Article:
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Altun Ha and Cave Tubing

Guide to Altun Ha tours and excursions

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About Altun Ha Mayan Ruins

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Altun Ha is the name given to the ruins of an ancient Mayan city in Belize, located in the Belize District about 50 kilometres (31 mi) north of Belize City and about 10 kilometres (6.2 mi) west of the shore of the Caribbean Sea. The site covers an area of about 8 square kilometres (3.1 sq mi).

Stones from the ruins of the ancient structures were reused for residential construction of the agricultural village of Rockstone Pond in modern times, but the ancient site did not come to the attention of archeologists until 1963. The Old Northern Highway connects Altun Ha to Belize's Northern Highway, and the site is accessible for tourism. The largest of Altun Ha's temple-pyramids, the "Temple of the Masonry Altars", is 16 metres (52 ft) high. A drawing of this structure is the logo of Belize's leading brand of beer, "Belikin".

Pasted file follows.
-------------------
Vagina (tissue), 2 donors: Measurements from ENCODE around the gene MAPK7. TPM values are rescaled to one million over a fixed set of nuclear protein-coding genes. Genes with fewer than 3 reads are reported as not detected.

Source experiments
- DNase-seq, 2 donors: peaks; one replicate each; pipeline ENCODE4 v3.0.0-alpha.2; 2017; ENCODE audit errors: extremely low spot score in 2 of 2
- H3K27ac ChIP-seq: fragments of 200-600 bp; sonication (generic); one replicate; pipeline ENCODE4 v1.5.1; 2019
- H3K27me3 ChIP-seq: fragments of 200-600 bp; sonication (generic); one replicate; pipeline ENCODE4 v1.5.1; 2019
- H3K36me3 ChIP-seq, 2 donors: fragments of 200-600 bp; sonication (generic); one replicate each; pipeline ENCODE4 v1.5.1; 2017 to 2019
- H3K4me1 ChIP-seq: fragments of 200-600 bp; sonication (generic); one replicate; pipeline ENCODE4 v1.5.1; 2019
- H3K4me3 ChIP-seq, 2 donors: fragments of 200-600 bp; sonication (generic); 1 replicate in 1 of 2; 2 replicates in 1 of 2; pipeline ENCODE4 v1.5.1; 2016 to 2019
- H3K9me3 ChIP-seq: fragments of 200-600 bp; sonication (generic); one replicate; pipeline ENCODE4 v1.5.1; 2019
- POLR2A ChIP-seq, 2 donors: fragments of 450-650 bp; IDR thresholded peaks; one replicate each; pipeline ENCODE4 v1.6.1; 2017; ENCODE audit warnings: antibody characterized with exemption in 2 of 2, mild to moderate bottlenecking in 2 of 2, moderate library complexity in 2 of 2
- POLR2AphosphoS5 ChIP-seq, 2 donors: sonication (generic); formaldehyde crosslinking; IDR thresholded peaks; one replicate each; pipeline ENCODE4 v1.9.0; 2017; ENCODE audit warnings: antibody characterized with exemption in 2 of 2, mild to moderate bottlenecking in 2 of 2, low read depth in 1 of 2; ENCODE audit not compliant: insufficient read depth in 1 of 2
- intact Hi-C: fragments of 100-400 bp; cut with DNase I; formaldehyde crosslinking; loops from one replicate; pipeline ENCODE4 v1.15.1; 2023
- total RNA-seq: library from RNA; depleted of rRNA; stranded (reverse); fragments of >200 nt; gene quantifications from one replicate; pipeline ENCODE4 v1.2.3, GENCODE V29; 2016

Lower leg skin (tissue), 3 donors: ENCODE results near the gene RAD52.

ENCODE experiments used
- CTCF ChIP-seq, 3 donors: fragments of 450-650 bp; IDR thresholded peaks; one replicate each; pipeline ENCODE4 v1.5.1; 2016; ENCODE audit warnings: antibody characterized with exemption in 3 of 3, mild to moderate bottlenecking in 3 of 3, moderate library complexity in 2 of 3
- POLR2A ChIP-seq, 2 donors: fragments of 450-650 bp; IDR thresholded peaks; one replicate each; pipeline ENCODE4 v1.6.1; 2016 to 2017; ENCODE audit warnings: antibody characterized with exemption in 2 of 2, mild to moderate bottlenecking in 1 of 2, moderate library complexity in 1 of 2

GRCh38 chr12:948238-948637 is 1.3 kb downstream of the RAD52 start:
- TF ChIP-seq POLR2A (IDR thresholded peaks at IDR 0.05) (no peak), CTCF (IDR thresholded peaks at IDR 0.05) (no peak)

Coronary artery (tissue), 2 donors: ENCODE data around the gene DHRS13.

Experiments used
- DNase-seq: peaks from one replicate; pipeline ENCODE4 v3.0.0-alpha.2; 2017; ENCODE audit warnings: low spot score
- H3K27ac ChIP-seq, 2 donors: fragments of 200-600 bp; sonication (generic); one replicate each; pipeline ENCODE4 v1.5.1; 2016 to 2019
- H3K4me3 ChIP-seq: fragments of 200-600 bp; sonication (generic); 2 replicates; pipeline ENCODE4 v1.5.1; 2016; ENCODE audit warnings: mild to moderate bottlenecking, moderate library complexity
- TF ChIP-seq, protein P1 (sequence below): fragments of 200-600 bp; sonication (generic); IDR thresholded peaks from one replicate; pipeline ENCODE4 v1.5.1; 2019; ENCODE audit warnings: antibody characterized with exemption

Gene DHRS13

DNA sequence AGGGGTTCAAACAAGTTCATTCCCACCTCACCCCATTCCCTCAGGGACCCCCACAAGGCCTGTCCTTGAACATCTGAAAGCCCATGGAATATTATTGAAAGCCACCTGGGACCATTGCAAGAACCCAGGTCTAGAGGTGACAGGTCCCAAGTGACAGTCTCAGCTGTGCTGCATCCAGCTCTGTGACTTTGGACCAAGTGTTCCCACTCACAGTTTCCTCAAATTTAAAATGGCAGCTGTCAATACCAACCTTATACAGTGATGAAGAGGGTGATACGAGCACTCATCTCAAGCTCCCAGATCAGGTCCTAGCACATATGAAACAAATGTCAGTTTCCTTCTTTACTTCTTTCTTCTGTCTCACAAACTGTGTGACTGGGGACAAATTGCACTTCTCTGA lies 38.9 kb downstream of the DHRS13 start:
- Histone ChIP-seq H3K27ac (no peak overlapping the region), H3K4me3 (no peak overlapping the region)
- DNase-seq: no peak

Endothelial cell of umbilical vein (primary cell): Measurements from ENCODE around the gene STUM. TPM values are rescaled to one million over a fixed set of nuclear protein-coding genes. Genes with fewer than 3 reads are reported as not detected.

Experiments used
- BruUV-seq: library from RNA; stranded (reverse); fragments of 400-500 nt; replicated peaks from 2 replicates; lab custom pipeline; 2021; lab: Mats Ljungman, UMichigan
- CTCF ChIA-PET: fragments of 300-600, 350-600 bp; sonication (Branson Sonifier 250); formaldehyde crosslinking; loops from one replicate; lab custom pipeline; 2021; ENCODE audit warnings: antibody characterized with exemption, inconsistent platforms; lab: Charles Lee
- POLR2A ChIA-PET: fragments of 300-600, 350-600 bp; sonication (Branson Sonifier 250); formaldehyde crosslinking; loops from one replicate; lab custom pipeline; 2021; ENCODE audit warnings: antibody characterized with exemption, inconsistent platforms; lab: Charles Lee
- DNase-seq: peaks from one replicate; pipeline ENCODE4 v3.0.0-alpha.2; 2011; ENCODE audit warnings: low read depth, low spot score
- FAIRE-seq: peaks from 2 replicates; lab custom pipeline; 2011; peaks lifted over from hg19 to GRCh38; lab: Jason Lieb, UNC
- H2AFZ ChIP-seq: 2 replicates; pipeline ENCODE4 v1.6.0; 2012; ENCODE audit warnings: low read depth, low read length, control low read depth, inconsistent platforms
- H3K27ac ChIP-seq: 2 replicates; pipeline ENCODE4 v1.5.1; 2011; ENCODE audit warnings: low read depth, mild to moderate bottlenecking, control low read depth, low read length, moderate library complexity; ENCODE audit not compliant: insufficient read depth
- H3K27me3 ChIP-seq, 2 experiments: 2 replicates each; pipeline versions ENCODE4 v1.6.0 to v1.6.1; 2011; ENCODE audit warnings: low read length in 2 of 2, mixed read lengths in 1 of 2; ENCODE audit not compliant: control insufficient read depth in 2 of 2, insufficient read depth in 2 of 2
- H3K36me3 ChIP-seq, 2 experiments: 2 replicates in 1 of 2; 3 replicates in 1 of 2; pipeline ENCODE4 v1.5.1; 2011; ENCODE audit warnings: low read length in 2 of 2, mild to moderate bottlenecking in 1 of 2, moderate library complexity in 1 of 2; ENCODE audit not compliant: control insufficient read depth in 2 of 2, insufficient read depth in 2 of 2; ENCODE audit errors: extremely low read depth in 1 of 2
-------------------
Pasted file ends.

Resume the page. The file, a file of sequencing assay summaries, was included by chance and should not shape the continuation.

In 1961, W.R. Bullard conducted excavations led by the Royal Ontario Museum, at Baking Pot and San Estevan, and although no excavations took place, the site was initially called “Rockstone Pond.” In 1963, quarrying activity by local villagers led to the recovery of a large, elaborately carved jade pendant. The current commissioner of archaeology, Hamilton Anderson, notified David M. Pendergast and a reconnaissance trip was made in 1963. Starting in 1964, an archaeological team led by Dr. David Pendergast of the Royal Ontario Museum began extensive excavations and restorations of the site, which continued through 1970. There was a total of 40 months of excavation with a field season in 1971 of ceramic and laboratory analysis